Target Practice


Bukowski v. Clarkson University (New York)
(A university baseball pitcher was injured by a line drive while participating in a practice, and he sued the university and his head coach;  the court found that the pitcher had assumed the inherent risk of being hit by the baseball and affirmed the trial court’s directed verdit in favor of the defendants.)

The plaintiff was injured after throwing a fastball to a batter during “live” indoor practice without a protective screen.  The batter struck the ball which hit the plaintiff in the jaw and broker his tooth.  After the lawsuit was filed, the defendants filed a motion for summary judgment, which was denied.  At trial, plaintiff argued “that the risk of being hit by a batted ball was enhanced due to the multicolored pitching backdrop and low lighting at the indoor facility, which made it harder to see the white ball, and the failure to use an L-screen.”

At the close of evidence, the trial court granted defendants’ motion for a directed verdict “on the ground that plaintiff assumed the commonly appreciated risk in baseball of being hit by a line drive.”  Plaintiff appealed.

On appeal, the Court explained, “An educational institution organizing a team sporting activity must exercise ordinary reasonable care to protect student athletes voluntarily participating in organized athletics from unassumed, concealed, or enhanced risks.”  The Court further noted that “[i]f the risks of the activity are fully comprehended or perfectly obvious, plaintiff has consented to them and defendant has performed its duty.”  Additionally, the Court noted that primary assumption of the risk can also encompass “risks involving less than optimal conditions.”

The Court made a distinction between “accidents resulting from defective sporting equipment and those resulting from suboptimal playing conditions.”  The conditions of the indoor facility did not create a dangerous condition beyond the usual dangers inherent in the sport.  The Court also pointed out that the plaintiff was unable to present evidence that the coaching staff had violated any established safety protocol or the NCAA Rulebook.

Referring to the plaintiff’s vast experience and knowledge relating to baseball, the Court stated that he was “aware of the obvious risk of pitching without the protection of an L-screen, and he had the opportunity to observe the lighting in the facility as well as the color of the pitching backdrop prior to his accident.”  Plaintiff was aware of the practice set up and voluntarily elected to participate.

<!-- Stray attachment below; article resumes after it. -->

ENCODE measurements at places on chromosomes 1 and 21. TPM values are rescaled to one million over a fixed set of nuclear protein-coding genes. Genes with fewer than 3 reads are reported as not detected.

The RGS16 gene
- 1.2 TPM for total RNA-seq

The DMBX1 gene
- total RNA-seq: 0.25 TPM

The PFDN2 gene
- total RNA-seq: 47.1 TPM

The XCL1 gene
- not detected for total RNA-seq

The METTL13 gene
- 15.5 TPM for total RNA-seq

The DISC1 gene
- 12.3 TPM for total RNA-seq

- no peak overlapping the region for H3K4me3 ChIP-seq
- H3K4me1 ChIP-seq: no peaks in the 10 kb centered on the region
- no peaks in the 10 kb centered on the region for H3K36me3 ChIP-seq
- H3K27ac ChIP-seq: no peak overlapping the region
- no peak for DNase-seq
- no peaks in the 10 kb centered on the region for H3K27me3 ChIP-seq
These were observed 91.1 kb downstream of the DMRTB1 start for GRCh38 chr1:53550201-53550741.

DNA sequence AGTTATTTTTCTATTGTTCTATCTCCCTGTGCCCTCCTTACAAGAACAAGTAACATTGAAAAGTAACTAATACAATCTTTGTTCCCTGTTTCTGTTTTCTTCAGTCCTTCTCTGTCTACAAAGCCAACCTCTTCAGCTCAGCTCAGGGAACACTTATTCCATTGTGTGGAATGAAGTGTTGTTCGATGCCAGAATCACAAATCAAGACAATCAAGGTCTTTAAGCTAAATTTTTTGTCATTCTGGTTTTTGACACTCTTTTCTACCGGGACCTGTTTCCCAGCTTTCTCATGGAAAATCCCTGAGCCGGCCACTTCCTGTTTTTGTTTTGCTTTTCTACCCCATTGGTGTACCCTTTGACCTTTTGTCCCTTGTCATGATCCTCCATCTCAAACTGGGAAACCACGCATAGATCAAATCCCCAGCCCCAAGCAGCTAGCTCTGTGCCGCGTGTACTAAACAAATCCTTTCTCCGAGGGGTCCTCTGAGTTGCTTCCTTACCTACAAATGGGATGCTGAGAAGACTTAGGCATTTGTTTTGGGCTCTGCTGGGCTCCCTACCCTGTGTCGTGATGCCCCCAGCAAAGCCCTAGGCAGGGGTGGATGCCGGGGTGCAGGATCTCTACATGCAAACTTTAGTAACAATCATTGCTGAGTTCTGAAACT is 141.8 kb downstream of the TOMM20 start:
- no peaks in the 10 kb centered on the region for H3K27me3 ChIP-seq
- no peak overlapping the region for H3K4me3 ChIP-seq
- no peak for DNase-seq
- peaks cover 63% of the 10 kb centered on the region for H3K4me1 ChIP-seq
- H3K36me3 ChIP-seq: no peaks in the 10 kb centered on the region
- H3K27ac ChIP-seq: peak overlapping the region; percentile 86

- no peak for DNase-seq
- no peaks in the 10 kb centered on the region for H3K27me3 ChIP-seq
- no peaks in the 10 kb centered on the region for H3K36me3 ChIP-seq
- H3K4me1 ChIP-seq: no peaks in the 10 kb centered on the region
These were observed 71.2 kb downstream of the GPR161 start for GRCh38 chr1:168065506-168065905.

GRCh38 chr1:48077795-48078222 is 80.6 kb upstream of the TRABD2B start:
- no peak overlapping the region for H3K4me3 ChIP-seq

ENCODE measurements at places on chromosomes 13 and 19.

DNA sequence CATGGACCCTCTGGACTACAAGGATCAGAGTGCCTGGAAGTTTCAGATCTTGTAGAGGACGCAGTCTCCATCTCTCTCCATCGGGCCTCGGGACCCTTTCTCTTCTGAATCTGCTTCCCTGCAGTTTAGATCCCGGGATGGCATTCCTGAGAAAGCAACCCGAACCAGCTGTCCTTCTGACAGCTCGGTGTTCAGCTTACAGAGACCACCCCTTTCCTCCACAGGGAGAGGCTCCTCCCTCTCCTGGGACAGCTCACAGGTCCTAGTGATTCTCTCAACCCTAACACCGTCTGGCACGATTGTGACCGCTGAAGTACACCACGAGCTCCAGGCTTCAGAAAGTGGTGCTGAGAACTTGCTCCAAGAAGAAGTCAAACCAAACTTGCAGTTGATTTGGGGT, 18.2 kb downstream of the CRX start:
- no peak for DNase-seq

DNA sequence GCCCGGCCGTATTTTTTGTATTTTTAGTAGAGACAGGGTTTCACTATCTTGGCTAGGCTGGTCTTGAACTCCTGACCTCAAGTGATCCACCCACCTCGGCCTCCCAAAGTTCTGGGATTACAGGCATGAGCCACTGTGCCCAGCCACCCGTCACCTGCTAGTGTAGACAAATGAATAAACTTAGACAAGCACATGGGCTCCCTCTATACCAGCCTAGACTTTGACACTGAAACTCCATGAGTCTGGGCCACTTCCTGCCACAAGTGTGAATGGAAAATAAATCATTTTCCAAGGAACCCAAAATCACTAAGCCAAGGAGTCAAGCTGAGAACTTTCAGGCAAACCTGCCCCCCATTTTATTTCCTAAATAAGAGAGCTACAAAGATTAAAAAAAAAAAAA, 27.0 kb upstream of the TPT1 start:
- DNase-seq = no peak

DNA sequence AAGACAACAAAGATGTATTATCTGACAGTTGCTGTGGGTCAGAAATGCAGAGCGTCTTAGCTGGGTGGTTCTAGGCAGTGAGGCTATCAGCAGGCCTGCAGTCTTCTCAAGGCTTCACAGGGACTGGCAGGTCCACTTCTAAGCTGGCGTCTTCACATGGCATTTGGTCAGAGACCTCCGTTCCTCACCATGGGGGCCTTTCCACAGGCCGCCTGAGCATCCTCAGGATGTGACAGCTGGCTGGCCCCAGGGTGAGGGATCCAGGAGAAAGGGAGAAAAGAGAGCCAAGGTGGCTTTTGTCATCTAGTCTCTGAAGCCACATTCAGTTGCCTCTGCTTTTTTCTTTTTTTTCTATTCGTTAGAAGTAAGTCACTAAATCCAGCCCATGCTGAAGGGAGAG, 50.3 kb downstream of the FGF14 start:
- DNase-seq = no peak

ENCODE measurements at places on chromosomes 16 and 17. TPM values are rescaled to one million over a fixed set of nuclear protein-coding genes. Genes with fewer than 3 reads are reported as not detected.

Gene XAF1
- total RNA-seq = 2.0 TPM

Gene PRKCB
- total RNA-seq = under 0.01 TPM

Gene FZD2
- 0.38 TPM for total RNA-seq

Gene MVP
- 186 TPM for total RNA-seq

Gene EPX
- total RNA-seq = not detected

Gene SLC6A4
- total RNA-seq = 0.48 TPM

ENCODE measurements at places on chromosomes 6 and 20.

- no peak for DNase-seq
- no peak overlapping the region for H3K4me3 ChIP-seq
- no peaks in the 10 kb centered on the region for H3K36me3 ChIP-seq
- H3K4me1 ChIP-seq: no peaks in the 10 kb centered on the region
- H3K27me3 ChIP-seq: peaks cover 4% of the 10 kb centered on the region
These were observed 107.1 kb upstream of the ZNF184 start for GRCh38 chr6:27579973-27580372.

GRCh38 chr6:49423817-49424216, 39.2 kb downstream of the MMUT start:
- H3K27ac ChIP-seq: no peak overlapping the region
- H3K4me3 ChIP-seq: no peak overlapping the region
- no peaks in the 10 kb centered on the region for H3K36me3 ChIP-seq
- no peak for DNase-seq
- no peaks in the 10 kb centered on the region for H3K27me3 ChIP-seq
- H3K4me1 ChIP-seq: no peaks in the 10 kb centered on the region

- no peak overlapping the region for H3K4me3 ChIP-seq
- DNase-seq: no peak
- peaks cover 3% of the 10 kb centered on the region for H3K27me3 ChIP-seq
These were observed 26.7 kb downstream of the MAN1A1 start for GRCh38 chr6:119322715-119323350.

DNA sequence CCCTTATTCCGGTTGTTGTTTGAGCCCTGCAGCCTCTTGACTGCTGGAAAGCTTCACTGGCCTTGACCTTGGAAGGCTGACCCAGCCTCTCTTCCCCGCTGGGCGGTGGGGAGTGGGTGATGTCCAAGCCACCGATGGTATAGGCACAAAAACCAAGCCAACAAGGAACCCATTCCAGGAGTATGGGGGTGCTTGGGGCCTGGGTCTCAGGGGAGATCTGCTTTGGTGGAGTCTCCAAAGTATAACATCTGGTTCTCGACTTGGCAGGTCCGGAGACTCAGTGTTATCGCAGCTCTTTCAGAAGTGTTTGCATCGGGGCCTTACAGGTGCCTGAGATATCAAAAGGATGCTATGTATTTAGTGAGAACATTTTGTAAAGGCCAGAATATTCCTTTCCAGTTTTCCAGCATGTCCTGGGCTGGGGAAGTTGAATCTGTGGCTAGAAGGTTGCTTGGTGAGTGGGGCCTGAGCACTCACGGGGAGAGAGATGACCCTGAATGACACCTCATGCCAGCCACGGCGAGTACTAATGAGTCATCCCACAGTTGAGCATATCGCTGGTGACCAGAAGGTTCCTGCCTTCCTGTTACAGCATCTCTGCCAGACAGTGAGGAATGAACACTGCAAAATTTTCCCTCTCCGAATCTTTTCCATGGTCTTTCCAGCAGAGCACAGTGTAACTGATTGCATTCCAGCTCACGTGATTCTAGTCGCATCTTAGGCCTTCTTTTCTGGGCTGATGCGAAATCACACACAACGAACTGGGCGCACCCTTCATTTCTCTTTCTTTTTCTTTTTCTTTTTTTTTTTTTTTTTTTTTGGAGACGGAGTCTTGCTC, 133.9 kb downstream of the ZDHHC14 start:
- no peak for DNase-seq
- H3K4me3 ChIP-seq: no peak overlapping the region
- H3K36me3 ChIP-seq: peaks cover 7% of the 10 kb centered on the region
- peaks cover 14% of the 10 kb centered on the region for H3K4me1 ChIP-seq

As the Court so succinctly stated, “Almost every day, we are reminded of the injury risks attendant to participation in organized sports.”  The Court expressed awareness of the need to protect the “enormous social value” of sporting activities.  In this specific instance, the Court recognized that the university “located in upstate New York, should be able to allow its sports teams to practice indoors during the cold winter months without fear of liability for inability to replicate the ideal conditions of the outdoor spring season.”  Plaintiff’s accident was nothing more than a “luckless accident arising from . . . vigorous voluntary participation in competitive . . . athletics.”

NOTE: The ruling seems to be the proper outcome under the law.  The only question is why is took so long to get to the result.  In light of the initial denial of the motion for summary judgment, the defendants were required to prepare for, and endure, a trial through the presentation of plaintiff’s evidence before getting a result which seems to have been appropriate at the motion stage.  Of course, it is unclear from the published opinion what evidence and information was presented between the time of the motion and the directed verdict that ultimately convinced the Court.

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